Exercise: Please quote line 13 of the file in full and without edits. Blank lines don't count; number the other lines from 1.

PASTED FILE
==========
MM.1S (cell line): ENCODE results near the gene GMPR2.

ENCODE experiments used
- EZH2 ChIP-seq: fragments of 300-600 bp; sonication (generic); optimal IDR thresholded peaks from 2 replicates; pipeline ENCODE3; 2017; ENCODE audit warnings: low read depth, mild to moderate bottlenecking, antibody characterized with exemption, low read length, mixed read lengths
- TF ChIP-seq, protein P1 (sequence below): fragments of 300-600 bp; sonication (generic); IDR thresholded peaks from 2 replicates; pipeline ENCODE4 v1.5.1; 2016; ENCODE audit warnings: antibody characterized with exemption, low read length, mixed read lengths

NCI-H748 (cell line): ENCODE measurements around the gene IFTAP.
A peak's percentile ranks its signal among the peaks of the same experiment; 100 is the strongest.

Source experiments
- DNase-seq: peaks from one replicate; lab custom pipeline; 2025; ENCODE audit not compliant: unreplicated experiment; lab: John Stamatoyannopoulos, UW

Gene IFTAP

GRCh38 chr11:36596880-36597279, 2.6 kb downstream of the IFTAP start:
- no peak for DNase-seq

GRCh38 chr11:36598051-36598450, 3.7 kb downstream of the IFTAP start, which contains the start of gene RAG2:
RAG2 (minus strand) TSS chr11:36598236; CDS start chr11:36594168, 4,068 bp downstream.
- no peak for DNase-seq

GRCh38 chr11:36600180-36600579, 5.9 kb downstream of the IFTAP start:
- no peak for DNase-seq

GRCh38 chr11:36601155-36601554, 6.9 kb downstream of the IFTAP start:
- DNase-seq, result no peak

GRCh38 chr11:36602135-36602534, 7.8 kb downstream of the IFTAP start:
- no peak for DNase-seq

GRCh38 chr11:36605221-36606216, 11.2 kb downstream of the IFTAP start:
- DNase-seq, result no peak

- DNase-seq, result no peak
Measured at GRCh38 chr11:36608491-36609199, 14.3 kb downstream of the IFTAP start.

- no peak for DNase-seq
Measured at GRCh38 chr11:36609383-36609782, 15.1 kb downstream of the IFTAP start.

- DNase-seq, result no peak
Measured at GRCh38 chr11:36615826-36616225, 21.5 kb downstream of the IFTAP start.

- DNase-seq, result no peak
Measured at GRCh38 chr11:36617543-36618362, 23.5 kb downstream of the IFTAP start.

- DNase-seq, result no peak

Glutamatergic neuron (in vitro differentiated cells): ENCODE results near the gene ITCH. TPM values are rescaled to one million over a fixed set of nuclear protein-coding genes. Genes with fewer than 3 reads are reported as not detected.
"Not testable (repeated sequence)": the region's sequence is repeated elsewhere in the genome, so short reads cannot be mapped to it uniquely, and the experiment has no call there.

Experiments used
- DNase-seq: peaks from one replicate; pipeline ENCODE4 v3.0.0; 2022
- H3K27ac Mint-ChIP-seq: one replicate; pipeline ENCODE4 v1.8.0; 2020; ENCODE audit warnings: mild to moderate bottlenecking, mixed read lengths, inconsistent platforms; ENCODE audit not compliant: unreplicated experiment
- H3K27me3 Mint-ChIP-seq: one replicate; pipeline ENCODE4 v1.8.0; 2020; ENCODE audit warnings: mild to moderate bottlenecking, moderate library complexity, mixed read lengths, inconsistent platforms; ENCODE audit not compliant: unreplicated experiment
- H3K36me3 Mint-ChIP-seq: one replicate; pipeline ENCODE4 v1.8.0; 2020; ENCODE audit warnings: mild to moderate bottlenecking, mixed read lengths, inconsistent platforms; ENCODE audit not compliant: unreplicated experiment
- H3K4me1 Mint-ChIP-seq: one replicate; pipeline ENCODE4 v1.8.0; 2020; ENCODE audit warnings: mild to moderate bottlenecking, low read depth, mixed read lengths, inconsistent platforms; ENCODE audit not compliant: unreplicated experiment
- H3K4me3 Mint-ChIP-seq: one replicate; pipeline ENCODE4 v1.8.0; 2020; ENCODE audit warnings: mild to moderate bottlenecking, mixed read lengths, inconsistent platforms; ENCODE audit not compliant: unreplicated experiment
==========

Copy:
RAG2 (minus strand) TSS chr11:36598236; CDS start chr11:36594168, 4,068 bp downstream.